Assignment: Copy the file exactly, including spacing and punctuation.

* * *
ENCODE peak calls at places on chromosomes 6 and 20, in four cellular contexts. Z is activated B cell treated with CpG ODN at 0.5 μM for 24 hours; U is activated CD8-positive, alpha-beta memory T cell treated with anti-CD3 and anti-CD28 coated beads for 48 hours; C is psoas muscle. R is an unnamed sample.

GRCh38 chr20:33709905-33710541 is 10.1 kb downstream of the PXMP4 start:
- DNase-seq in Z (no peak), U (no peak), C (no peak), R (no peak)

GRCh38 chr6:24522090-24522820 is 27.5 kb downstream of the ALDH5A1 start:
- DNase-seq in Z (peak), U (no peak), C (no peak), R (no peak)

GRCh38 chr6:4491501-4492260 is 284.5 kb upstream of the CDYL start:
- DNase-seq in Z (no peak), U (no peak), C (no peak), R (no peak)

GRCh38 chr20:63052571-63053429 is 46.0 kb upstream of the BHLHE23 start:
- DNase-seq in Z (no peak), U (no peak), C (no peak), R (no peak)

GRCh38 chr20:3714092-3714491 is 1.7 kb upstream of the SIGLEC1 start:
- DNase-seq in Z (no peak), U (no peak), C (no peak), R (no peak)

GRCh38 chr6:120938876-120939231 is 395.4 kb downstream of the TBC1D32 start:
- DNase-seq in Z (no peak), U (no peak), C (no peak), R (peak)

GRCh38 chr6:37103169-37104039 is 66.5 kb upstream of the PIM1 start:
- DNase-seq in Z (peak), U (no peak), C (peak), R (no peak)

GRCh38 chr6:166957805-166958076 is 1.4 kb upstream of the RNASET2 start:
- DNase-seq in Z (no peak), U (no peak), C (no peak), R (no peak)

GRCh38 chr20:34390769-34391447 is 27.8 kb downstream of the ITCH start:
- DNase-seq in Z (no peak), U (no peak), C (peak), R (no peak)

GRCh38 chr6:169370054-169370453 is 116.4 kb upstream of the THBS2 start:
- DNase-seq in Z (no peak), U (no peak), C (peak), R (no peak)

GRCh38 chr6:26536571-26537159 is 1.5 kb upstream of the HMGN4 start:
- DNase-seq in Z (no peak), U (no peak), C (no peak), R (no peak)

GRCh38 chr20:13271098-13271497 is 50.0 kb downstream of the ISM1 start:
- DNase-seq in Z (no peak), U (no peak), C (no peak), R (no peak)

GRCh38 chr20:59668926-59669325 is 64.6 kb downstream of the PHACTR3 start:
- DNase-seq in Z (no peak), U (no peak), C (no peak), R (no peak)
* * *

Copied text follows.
ENCODE peak calls at places on chromosomes 6 and 20, in four cellular contexts. Z is activated B cell treated with CpG ODN at 0.5 μM for 24 hours; U is activated CD8-positive, alpha-beta memory T cell treated with anti-CD3 and anti-CD28 coated beads for 48 hours; C is psoas muscle. R is an unnamed sample.

GRCh38 chr20:33709905-33710541 is 10.1 kb downstream of the PXMP4 start:
- DNase-seq in Z (no peak), U (no peak), C (no peak), R (no peak)

GRCh38 chr6:24522090-24522820 is 27.5 kb downstream of the ALDH5A1 start:
- DNase-seq in Z (peak), U (no peak), C (no peak), R (no peak)

GRCh38 chr6:4491501-4492260 is 284.5 kb upstream of the CDYL start:
- DNase-seq in Z (no peak), U (no peak), C (no peak), R (no peak)

GRCh38 chr20:63052571-63053429 is 46.0 kb upstream of the BHLHE23 start:
- DNase-seq in Z (no peak), U (no peak), C (no peak), R (no peak)

GRCh38 chr20:3714092-3714491 is 1.7 kb upstream of the SIGLEC1 start:
- DNase-seq in Z (no peak), U (no peak), C (no peak), R (no peak)

GRCh38 chr6:120938876-120939231 is 395.4 kb downstream of the TBC1D32 start:
- DNase-seq in Z (no peak), U (no peak), C (no peak), R (peak)

GRCh38 chr6:37103169-37104039 is 66.5 kb upstream of the PIM1 start:
- DNase-seq in Z (peak), U (no peak), C (peak), R (no peak)

GRCh38 chr6:166957805-166958076 is 1.4 kb upstream of the RNASET2 start:
- DNase-seq in Z (no peak), U (no peak), C (no peak), R (no peak)

GRCh38 chr20:34390769-34391447 is 27.8 kb downstream of the ITCH start:
- DNase-seq in Z (no peak), U (no peak), C (peak), R (no peak)

GRCh38 chr6:169370054-169370453 is 116.4 kb upstream of the THBS2 start:
- DNase-seq in Z (no peak), U (no peak), C (peak), R (no peak)

GRCh38 chr6:26536571-26537159 is 1.5 kb upstream of the HMGN4 start:
- DNase-seq in Z (no peak), U (no peak), C (no peak), R (no peak)

GRCh38 chr20:13271098-13271497 is 50.0 kb downstream of the ISM1 start:
- DNase-seq in Z (no peak), U (no peak), C (no peak), R (no peak)

GRCh38 chr20:59668926-59669325 is 64.6 kb downstream of the PHACTR3 start:
- DNase-seq in Z (no peak), U (no peak), C (no peak), R (no peak)